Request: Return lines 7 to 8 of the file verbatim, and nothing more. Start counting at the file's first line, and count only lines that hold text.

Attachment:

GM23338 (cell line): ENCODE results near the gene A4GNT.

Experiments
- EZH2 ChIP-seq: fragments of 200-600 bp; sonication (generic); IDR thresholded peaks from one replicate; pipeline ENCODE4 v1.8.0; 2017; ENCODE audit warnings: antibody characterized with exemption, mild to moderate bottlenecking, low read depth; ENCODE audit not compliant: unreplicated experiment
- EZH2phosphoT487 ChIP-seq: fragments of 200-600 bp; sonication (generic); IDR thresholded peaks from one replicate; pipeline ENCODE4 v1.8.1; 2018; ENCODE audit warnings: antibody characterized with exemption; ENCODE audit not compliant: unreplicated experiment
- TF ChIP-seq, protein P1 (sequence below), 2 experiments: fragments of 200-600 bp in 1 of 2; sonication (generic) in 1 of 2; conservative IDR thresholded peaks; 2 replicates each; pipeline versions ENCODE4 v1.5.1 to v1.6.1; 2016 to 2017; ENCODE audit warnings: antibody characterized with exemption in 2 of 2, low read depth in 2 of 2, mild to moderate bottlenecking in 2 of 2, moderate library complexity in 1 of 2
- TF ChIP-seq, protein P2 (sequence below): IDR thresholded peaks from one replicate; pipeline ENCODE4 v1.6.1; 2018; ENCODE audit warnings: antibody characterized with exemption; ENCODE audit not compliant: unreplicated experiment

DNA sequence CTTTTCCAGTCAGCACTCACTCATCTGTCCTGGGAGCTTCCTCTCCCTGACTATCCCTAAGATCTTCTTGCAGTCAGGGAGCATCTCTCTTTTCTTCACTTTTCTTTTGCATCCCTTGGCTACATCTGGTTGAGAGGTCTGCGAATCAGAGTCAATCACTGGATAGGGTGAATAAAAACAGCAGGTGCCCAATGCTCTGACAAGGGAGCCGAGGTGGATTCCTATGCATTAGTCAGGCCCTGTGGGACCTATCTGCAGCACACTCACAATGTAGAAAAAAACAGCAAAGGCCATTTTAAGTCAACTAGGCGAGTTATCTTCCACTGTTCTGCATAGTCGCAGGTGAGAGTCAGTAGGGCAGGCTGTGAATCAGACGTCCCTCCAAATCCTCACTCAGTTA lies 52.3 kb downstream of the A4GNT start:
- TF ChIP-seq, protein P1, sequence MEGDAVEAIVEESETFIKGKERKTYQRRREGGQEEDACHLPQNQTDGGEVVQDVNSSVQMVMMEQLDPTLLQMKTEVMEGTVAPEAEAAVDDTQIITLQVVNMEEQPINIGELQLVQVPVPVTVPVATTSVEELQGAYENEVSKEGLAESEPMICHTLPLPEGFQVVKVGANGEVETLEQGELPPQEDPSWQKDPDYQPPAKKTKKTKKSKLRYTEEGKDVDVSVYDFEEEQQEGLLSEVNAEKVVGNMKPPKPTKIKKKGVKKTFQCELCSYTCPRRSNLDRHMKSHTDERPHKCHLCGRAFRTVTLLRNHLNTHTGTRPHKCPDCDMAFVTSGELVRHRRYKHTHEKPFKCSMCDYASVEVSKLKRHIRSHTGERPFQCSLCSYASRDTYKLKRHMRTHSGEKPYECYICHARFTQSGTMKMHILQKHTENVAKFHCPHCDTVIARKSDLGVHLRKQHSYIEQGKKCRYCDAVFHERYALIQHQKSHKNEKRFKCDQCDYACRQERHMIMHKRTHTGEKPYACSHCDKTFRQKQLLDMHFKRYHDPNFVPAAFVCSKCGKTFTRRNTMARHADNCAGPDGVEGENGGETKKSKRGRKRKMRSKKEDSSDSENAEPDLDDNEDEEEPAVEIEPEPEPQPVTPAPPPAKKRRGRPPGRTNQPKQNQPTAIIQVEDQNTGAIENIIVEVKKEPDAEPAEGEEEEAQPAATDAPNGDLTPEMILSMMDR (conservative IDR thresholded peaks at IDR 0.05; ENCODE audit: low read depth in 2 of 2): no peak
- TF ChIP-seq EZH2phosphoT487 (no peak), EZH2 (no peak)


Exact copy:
DNA sequence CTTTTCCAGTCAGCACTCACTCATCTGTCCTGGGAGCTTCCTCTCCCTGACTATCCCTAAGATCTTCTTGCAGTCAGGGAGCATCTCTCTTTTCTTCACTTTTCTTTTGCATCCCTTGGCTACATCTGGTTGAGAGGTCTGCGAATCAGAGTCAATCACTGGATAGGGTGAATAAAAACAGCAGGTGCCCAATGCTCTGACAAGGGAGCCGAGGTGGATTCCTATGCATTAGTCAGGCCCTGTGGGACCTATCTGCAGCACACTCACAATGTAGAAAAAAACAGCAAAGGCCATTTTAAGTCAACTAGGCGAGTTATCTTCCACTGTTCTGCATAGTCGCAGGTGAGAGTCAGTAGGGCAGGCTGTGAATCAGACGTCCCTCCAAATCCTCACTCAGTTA lies 52.3 kb downstream of the A4GNT start:
- TF ChIP-seq, protein P1, sequence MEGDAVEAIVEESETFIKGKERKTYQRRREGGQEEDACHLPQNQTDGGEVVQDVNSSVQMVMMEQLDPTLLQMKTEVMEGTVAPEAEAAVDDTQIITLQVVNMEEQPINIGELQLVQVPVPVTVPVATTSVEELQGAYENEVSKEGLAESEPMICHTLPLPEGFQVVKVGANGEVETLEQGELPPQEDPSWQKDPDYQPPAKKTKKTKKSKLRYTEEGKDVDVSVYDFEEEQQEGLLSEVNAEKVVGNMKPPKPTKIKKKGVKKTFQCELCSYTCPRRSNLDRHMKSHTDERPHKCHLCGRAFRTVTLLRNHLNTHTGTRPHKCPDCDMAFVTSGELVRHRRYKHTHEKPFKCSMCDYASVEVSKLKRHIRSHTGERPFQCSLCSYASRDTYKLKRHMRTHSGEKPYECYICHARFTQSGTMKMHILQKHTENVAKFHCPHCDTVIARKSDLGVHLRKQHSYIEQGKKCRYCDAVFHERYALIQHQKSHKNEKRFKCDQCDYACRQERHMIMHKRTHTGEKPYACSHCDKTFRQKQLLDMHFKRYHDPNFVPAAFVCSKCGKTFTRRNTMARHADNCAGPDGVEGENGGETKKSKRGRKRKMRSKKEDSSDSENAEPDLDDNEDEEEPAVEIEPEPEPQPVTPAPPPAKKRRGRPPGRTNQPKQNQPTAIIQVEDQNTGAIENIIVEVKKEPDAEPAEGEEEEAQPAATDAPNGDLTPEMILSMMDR (conservative IDR thresholded peaks at IDR 0.05; ENCODE audit: low read depth in 2 of 2): no peak